THERE is a well-worn story often told about Malayalis, or Keralites if you will. That when Louis Armstrong took that small step for humanity, a Keralite was waiting there to refresh him with a hot cuppa. Sometimes told with pride, sometimes with a little envy, depending on who is telling the story. But believe me, if ever we colonise the moon and have lunar chai shops or hospitals or educational institutions, a Keralite will be there.
And equally probably, she will be taking the annual or biennial shuttle back home to refresh herself on her sense of home. We all need myths about ourselves and home to sustain us. Especially the expats. For, as Unny says in his new book on Kerala, Spices and Souls, ``For us (expats), Kerala is not a destination; it is an addiction''.
What the 21st Century lunar expat may find on his return home may be difficult to predict. But currently, it is a heady, though mixed, brew. Consider the facts.
The highs first. The first State to achieve 100 per cent literacy rate; one of the lowest birth and infant mortality rates in the country and still declining; a viable and working healthcare system (more hospital beds per capita than the rest of the country); an average life expectancy of around 72 compared to around 58 for the rest of the country; and, more women than men in the population. It has, what development experts call the Physical Quality of Life Index (PQLI) of around 88, one of the highest in Asia, comparable to European and American levels. And all this on a per capita income that is 170th that of the United States.
All that, one supposes, carries a burden. Kerala also has one of the highest number of alcoholics in the country and the highest number of suicide rates.
A case of too fast a transition from feudalism to modernity? The visible signs of contradictions of a society in transition, one supposes, would be an ideal fodder for a comic book by a well-known cartoonist.
And Unny, as another expatriate returning home with the detachment that distance affords, does put his finger on many of them. But surprisingly with the pen and not with the brush, so to speak. The book has two streams of narrative, one textual and one visual. And most of the insights are found in the textual narrative with the sketches merely complementing them, in a rather straightforward representative way which is a disappointment. One expects more visual flair from a cartoonist.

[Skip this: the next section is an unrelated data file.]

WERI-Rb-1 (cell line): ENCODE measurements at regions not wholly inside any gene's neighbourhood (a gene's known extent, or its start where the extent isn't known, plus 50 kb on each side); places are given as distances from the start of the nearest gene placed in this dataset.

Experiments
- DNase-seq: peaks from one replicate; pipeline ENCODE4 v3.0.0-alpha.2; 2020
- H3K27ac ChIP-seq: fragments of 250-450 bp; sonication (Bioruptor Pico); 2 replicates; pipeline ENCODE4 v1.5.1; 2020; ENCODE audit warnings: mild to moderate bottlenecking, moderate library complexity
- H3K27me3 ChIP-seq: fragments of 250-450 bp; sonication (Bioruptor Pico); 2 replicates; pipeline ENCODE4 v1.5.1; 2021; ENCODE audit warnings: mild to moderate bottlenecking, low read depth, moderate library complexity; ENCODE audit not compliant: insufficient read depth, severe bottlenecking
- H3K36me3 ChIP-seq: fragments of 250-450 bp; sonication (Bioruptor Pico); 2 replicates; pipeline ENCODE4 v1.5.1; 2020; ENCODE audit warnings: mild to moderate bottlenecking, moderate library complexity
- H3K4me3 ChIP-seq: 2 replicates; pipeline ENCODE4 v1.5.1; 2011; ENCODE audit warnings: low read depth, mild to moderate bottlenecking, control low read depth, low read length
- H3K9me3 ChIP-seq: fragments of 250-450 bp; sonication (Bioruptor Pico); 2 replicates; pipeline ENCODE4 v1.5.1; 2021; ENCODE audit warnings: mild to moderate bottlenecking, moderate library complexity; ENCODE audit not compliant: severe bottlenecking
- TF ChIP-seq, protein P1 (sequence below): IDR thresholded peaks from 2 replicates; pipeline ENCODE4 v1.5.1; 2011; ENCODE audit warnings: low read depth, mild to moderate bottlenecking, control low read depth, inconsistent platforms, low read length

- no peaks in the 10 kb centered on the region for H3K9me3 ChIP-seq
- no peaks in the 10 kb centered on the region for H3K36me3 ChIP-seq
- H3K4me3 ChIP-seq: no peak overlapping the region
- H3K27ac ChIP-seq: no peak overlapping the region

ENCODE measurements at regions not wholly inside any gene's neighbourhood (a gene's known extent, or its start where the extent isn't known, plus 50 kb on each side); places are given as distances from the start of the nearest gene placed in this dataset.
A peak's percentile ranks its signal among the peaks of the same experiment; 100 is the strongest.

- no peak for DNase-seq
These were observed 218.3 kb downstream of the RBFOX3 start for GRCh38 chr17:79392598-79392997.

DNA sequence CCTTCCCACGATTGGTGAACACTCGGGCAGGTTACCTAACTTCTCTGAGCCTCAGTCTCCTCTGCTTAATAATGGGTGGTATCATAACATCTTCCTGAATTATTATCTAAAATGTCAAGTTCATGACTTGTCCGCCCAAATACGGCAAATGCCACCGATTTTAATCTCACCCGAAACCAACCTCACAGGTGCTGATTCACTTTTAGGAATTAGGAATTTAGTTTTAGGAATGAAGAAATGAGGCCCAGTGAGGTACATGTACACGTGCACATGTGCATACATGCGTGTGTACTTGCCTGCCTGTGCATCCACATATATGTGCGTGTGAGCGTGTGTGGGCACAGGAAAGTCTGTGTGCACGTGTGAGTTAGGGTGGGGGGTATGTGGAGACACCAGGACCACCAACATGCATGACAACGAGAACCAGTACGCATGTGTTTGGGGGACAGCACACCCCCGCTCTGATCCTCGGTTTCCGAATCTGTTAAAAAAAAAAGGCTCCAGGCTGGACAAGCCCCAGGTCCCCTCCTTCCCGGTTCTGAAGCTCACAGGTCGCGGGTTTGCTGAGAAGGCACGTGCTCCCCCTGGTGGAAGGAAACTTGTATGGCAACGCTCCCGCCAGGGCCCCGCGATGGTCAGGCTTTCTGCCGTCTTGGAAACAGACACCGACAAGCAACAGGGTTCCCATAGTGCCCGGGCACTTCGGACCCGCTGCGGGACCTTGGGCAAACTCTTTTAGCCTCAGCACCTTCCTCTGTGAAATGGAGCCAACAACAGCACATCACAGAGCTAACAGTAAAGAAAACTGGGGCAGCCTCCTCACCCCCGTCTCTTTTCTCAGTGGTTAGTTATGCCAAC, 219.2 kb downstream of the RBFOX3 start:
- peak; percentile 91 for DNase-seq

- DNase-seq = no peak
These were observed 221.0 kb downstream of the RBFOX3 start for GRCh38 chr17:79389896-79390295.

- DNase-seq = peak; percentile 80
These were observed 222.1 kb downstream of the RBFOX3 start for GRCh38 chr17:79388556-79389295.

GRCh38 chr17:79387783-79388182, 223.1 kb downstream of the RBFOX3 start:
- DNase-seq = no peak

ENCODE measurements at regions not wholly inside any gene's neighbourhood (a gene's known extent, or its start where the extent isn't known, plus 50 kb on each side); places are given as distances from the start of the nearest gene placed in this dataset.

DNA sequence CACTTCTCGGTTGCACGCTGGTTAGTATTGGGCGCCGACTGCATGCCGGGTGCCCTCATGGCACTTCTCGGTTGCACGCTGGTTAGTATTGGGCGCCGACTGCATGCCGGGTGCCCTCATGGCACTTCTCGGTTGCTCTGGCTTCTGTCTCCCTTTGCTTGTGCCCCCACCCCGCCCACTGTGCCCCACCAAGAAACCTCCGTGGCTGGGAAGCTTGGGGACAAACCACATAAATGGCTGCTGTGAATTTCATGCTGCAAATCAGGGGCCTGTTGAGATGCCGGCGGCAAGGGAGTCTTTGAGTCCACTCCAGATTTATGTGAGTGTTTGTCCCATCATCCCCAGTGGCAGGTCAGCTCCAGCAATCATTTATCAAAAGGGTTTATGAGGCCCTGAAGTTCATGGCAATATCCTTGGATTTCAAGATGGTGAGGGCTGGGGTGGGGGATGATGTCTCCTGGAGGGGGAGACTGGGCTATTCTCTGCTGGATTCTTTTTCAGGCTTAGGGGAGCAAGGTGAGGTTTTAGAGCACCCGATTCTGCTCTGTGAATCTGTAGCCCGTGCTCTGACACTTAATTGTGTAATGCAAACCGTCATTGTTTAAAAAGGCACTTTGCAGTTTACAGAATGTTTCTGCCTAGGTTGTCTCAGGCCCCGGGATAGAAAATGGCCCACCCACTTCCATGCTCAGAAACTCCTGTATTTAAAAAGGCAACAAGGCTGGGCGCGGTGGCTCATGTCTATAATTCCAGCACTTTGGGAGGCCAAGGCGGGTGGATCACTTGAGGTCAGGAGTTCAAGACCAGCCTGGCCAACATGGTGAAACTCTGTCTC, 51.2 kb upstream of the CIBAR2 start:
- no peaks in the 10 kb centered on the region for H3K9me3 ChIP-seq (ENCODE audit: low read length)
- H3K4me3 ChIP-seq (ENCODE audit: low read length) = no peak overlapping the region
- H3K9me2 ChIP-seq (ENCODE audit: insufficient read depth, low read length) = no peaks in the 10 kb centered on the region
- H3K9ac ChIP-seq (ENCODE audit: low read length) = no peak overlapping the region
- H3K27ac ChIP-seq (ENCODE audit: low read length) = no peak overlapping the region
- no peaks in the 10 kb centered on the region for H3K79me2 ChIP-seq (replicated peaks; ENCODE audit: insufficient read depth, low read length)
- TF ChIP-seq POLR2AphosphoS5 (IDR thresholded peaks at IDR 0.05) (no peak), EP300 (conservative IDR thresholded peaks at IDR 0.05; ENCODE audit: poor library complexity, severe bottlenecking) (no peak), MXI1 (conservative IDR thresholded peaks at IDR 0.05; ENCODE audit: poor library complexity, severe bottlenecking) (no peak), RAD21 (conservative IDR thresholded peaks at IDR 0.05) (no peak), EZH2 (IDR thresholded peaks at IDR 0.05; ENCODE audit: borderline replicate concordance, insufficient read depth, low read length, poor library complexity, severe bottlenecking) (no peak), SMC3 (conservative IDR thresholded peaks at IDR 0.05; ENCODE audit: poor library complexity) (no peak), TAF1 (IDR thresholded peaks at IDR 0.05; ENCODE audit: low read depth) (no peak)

The book is also singularly lacking, for an expat returning to his roots, in any personal touch. As he covers the ground from the High Ranges of Munnar to the spiritual stretch between Kodunagallur and Kochi, which has the country's first mosque and the oldest church, from Kannur in the north to the capital Thiruvananthapuram in the south, we do not get to see how it all affects him personally as an expat having a necessarily complex relationship with the land of his origin.
What we get to see, in fact, is what one would expect to see in a tourist brochure. From Kochi to Kozhikode to Kottayam, a facile view of Kerala as a multi-religious, multi-ethnic, a little exotic, a little bit of the supernatural thrown in for good measure, a bundle of incongruities that assimilates everything that comes its way, yet essentially remaining unchanged and conservative. Lots of temples, churches and mosques. But no indication of the tensions inherent in such diverse groups in the process of carving out a modern civil society. May be that is an indication of the audience to which the book is addressed. Packaged and edited well, with plenty of illustrations, the book has also been priced with that audience in mind.
But to be fair to Unny, he does not get nostalgic about valued ways of life disappearing or harbour a hostile suspicion of change, a trap easy to fall into, especially for an expat. But, as Unny himself says, if Kerala has a story to tell, a picturesque one at that, it is still waiting for an author.
Spices and Souls: A Doodler's Journey through Kerala, Unny, DC Books, Kottayam, 2001, p.130, Rs. 595.
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